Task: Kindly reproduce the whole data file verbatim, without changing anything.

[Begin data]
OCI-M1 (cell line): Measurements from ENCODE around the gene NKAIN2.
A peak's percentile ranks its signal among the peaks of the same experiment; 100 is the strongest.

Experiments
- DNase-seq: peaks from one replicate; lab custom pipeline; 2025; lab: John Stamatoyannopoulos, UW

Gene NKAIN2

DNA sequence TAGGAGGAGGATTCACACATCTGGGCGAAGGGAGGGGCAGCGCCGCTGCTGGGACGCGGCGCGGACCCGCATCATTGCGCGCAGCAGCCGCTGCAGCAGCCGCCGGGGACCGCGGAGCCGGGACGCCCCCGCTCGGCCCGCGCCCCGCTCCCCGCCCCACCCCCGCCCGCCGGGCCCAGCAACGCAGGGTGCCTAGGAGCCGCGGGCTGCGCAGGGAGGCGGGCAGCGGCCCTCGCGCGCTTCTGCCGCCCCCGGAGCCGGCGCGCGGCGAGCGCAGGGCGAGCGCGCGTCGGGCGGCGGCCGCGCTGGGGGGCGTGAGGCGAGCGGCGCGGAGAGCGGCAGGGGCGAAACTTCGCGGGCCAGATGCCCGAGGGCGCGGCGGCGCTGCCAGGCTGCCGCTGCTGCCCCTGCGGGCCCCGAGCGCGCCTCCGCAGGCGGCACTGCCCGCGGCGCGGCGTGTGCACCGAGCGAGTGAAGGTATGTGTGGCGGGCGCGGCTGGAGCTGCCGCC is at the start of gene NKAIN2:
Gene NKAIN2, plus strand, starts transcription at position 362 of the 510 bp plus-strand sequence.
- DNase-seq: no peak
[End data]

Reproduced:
OCI-M1 (cell line): Measurements from ENCODE around the gene NKAIN2.
A peak's percentile ranks its signal among the peaks of the same experiment; 100 is the strongest.

Experiments
- DNase-seq: peaks from one replicate; lab custom pipeline; 2025; lab: John Stamatoyannopoulos, UW

Gene NKAIN2

DNA sequence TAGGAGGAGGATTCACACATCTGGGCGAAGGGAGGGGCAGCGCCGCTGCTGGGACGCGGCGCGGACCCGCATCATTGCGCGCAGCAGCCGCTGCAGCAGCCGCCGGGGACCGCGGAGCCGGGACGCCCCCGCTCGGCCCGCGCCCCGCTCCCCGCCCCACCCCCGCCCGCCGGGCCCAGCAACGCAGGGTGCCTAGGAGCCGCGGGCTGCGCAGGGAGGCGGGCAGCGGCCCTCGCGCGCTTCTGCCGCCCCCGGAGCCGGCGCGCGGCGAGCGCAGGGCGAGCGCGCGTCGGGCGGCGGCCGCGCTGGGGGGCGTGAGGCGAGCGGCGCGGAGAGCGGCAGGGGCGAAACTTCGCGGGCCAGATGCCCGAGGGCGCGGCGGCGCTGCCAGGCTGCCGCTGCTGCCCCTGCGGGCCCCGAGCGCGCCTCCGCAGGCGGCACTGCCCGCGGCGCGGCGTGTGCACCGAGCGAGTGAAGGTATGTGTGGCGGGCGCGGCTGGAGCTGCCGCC is at the start of gene NKAIN2:
Gene NKAIN2, plus strand, starts transcription at position 362 of the 510 bp plus-strand sequence.
- DNase-seq: no peak